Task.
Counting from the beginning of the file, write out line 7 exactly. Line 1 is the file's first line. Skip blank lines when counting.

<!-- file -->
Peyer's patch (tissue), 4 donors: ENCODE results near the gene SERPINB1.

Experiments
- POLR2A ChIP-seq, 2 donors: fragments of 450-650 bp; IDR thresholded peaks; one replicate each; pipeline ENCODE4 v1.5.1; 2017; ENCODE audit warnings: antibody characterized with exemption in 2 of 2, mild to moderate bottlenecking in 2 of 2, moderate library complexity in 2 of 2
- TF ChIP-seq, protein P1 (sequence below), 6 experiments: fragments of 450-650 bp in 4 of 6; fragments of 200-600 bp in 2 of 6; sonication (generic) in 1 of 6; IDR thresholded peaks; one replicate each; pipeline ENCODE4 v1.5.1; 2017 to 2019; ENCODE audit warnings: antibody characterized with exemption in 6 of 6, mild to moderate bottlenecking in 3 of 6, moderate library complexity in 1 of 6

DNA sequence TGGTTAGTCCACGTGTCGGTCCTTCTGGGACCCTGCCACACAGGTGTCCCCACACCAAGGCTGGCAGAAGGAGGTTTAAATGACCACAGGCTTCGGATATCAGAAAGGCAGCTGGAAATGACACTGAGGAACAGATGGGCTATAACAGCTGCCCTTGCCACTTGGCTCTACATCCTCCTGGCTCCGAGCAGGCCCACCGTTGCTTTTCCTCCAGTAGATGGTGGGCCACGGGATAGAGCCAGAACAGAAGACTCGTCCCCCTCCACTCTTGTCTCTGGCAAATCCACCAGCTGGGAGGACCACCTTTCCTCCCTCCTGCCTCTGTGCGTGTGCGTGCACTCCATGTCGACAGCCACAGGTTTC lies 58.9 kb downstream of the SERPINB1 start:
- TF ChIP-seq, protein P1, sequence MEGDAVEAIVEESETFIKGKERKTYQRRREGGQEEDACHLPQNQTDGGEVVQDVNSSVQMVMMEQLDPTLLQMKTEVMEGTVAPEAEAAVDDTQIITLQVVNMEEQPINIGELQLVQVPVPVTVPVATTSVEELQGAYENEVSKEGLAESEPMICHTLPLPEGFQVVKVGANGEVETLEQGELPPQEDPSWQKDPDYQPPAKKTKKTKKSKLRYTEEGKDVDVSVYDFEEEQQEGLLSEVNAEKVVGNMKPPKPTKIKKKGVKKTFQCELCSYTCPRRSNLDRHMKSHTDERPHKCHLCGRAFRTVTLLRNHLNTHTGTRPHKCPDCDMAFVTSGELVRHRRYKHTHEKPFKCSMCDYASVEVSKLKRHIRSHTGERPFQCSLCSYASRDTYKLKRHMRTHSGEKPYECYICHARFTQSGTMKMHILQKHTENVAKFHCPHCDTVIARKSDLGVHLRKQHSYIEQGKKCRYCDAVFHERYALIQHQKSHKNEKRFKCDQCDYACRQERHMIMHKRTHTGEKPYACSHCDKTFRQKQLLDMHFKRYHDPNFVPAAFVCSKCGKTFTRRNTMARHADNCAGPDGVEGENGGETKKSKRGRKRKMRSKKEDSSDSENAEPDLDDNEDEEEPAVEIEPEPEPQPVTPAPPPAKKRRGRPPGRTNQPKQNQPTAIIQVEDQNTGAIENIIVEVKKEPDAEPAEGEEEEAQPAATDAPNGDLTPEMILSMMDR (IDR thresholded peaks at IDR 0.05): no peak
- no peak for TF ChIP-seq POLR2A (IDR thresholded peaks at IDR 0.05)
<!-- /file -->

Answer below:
- no peak for TF ChIP-seq POLR2A (IDR thresholded peaks at IDR 0.05)